Motion follows collapse of Netanyahu’s coalition; polls indicate likely win for Likud; Arab parties to unite
Israeli lawmakers will hold a vote Wednesday on the dissolution of Knesset and setting a date for the upcoming elections – less than two years after the previous polls – following a tumultuous week that saw the collapse of Israeli Prime Minister Benjamin Netanyahu’s coalition government.
Knesset party heads will meet with Speaker Yuli Edelstein to discuss the specifics of the general elections, which will likely occur in March 2015.
After the meeting, a motion to dissolve the current Knesset will undergo a preliminary reading, where it will likely be approved before being finalized on Monday.
Netanyahu on Tuesday announced early elections after having dismissed senior coalition partners and centrist leaders Finance Minister Yair Lapid and Justice Minister Tzipi Livni.
“In the current situation and with the current government, it is impossible to lead,” Netanyahu said at a press conference.
“I will not tolerate an opposition in my government,” he said of the sackings, adding that he would call for the parliament to be dissolved “as soon as possible.”
“I won’t accept ministers attacking the policy and head of the government from within,” he said in a statement. “In a word — it’s called a putsch.”
“Frequent elections are not a good thing, but a government with no governance and ministers acting against it from within is much worse,” he said in televised remarks.
The Yesh Atid party, which is headed by Lapid, condemned Netanyahu’s decision, saying the PM “failed in his management of the country and in dealing with the needs of the Israeli public.”
“The firing of ministers is an act of cowardice and loss of control,” a party statement read. “We are sad to see that the prime minister has chosen to act without consideration for the national interests and to drag Israel into unnecessary elections – which will harm the economy and Israeli society – all for narrow political interests and a surrender to the ultra-orthodox parties, the powerful central committee of the Likud and outside lobby groups. ”
The remaining Yesh Atid ministers also tendered their resignations following the dismissal of Lapid.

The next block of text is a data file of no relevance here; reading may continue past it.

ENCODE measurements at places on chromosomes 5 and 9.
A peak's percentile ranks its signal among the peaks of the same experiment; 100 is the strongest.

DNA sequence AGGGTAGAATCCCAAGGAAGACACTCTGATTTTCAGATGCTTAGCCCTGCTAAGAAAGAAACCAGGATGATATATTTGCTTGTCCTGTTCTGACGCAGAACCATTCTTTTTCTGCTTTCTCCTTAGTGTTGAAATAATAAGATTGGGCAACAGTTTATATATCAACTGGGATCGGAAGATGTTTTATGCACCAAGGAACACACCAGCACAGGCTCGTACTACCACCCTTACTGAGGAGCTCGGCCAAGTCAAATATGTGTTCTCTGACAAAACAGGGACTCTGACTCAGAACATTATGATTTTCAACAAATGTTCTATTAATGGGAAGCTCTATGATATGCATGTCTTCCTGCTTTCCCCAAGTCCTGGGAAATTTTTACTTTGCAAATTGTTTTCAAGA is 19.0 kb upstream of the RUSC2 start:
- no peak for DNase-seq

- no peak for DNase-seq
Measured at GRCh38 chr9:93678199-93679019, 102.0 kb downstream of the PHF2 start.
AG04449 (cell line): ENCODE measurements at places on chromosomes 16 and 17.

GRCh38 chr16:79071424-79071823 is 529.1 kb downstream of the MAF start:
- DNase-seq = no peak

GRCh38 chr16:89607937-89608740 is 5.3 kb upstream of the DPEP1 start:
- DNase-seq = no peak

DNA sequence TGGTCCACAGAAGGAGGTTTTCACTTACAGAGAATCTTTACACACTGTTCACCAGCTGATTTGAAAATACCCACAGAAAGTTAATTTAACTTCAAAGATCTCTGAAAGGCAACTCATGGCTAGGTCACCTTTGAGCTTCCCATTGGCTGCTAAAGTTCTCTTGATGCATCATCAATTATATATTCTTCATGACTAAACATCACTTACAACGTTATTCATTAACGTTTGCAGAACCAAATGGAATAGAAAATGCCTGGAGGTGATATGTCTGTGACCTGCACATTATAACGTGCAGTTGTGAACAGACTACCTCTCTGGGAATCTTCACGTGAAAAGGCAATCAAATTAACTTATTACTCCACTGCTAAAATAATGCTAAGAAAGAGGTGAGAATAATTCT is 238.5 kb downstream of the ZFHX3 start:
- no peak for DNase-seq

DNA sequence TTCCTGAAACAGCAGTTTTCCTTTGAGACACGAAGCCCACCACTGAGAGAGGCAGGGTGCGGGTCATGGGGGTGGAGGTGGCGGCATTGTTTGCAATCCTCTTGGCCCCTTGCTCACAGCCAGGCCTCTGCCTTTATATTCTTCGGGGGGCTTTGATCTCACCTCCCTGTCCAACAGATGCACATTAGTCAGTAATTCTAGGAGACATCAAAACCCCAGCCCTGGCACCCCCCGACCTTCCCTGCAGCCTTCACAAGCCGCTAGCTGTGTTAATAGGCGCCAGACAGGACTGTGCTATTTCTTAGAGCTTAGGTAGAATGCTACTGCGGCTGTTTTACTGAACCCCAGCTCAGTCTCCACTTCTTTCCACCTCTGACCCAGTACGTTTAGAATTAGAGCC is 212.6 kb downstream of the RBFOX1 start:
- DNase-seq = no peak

In a phone conversation between the PM and Lapid, the latter said, “I expect you to act responsibly and to stop dragging the IDF and our soldiers into an election for your political needs.”
Polls indicate likely victory for Likud
Polls conducted by two major Israeli TV stations indicate that Netanyahu’s Likud party would make significant gains at the expense of Lapid and Livni’s parties if elections were held today, with 22 seats. The Jewish Home party would win 17 seats, Foreign Minister Avigdor Lieberman’s Yisrael Beitenu party 12 seats, Labor 13 seats, Yesh Atid nine, Arab parties 13, Meretz seven and Livni’s Hatnua four.
Following the announcement Arab party leaders met to discuss the possibility of joining forces.
United Arab List-Ta’al, Balad and Hadash are looking to work together especially since the threshold for participating in the Knesset was raised from 2 to 3.25 percent in March 2014.
“Now, more than any elections in the past, we must act with the utmost responsibility and create a united Arab list that will keep the unique political platforms for each party, while raising the level of Arab representation from 11 seats to 16,” Balad MK Hanin Zoabi was quoted by Israeli news site Ynet as saying. “There is no way to deal with the rising racism without uniting the Arab parties.”
Sources told Ynet that the parties agreed in theory to unite, but that issues remain over who will lead a unified party.
The US State Department issued a statement regarding the announcement of early elections in Israel, saying that it hoped the new Israeli government would be open to resuming peace negotiations.
Secretary of State John Kerry refrained from making any specific comments about the coalition collapse, but did say that: “We will continue to be supportive of our friend and our ally, the state of Israel.”